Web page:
Marijuana as medicine

August 09, 2005

Wes Woods II , Press Enterprise (CA)



Lanny Swerdlow, the spokesman for the Palm Springs-based Marijuana Anti-Prohibition Project, has been a longtime advocate to get medical-marijuana cards for patients in Riverside County.

He's now trying to help San Bernardino County patients get the cards.

At today's Marijuana Anti-Prohibition Project meeting, Swerdlow will discuss the medical-marijuana card effort in both counties and a recent UCLA study explaining how marijuana doesn't cause lung cancer.

"It's education about the law and education about what's going on and what to do to change things," Swerdlow said.

The meeting is free and takes place at Joshua Tree Inn, 61259 Twentynine Palms Highway in Joshua Tree.

Senate Bill 420, which legalized medical-marijuana cards in California, was passed in January 2004. The bill helps the state Health Department determine rules usage and give medical-marijuana users a way to register anonymously.

Swerdlow will encourage members to attend the Riverside County Community Health Agency's SB 420 Implementation Committee meeting to discuss the identification-card program. The meeting will be held from 10 a.m. to 11:30 a.m. Aug. 15 in the Breckenridge Room at the Sherman Building Conference Center, located at 3900 Sherman Ave. in Riverside.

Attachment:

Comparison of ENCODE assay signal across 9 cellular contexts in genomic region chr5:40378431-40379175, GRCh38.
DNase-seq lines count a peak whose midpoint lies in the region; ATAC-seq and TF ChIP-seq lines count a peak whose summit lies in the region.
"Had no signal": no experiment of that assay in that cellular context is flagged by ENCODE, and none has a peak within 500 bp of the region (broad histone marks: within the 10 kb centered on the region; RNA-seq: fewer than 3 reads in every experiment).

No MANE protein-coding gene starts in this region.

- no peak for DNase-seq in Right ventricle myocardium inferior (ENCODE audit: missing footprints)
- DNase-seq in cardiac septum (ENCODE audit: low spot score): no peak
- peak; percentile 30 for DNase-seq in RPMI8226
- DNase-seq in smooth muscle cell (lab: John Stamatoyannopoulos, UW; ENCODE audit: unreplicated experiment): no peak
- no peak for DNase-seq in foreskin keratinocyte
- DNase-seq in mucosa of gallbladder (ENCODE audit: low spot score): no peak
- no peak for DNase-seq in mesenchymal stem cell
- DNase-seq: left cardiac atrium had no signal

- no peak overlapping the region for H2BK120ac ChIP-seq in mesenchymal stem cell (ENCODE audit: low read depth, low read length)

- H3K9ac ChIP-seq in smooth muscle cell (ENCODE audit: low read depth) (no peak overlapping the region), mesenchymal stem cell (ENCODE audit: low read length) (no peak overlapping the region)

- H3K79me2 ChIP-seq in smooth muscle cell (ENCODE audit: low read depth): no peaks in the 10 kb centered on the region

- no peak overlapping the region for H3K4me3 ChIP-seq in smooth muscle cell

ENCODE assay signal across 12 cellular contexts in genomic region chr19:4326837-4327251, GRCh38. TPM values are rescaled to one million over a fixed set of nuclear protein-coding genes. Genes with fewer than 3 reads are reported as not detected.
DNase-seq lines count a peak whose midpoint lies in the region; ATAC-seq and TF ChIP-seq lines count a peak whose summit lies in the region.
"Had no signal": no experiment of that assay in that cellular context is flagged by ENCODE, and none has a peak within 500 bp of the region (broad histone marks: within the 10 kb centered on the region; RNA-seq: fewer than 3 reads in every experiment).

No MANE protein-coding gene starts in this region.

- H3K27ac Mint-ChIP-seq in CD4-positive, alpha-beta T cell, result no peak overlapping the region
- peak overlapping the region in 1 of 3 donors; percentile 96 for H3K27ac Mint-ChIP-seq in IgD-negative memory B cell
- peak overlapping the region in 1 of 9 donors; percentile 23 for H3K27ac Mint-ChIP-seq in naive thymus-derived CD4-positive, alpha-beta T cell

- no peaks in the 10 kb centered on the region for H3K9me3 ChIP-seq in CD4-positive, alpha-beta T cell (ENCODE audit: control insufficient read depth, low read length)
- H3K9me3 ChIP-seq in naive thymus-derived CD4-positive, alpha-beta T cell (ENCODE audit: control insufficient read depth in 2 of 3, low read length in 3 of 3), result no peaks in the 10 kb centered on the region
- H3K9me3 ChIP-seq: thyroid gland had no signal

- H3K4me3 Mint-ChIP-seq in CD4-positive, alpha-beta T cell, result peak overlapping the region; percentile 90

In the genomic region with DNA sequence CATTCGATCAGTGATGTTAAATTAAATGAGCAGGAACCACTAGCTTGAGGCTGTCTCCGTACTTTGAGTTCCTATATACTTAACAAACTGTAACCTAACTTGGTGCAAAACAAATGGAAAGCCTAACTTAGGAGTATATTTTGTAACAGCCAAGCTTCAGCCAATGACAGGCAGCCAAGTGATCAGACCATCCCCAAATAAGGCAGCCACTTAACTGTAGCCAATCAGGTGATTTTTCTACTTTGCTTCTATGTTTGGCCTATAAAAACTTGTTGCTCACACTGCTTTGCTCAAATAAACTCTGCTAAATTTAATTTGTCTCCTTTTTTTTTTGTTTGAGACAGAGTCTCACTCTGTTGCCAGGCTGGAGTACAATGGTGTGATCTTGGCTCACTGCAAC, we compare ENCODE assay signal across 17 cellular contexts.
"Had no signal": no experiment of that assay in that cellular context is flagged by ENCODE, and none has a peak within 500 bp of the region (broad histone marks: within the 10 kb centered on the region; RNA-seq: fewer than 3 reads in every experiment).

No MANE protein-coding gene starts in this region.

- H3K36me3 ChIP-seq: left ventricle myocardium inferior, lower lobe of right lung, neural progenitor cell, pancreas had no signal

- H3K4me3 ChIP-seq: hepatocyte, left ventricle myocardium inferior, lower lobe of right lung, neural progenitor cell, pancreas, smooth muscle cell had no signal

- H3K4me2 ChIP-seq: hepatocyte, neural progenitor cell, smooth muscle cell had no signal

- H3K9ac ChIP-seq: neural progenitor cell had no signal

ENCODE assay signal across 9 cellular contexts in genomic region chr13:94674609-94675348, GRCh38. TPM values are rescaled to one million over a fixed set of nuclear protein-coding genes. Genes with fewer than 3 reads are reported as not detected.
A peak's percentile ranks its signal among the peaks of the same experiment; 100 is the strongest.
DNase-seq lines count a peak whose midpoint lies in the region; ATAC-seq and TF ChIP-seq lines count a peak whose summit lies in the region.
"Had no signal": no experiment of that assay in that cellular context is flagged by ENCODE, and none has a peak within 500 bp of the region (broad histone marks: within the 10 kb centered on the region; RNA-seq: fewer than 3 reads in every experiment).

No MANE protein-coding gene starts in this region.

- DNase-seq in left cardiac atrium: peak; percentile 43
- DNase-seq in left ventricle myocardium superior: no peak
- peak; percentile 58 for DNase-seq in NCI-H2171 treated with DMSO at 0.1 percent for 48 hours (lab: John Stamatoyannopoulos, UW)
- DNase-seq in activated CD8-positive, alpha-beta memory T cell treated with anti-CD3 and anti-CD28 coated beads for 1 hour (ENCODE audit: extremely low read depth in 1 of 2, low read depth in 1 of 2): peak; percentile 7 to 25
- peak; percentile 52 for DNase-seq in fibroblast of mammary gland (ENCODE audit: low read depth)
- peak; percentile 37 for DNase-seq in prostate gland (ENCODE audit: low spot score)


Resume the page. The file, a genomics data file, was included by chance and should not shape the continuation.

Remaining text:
Riverside and San Bernardino counties do not have programs in place for the cards.

"We're in the process of contacting the Department of Health in San Bernardino County so patients can get a medical ID card," said Alfred Laue, who's a member of the Marijuana Anti-Prohibition Project.

Laue's wife, Linda, uses prescription marijuana for her fibromyalgia, a chronic-pain illness.

Linda Laue said she experiences extreme joint and muscle pain, headaches, and colon troubles, among other ailments.

"I bake with it," said Laue, who first used marijuana in 1972 after suffering a massive stroke that required 12 hours of brain surgery. She said she died twice on the operating table at Rancho Los Amigos National Rehabilitation Center in Downey before being revived.

"A lot of people say, 'You use marijuana, you're getting stoned,' " Laue said in a phone interview. "I'm not -- I'm getting normal. I get, at least, comfort in that I don't hurt as much."

Also discussed will be UCLA physician Donald Tashkin's study on heavy, long-term marijuana use and whether it's connected to lung cancer.

"People who smoked marijuana, they didn't have a higher rate of lung cancer than those who didn't smoke,"Swerdlow said of the report. "In certain aspects of the study, using marijuana might protect you against lung cancer."

Reach Wes Woods II at (760) 837-4405 or

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